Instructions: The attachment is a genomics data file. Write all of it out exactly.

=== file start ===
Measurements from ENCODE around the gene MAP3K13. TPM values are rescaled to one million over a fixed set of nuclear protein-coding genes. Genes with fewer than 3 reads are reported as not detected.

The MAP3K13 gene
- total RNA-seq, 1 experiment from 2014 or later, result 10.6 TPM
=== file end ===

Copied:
Measurements from ENCODE around the gene MAP3K13. TPM values are rescaled to one million over a fixed set of nuclear protein-coding genes. Genes with fewer than 3 reads are reported as not detected.

The MAP3K13 gene
- total RNA-seq, 1 experiment from 2014 or later, result 10.6 TPM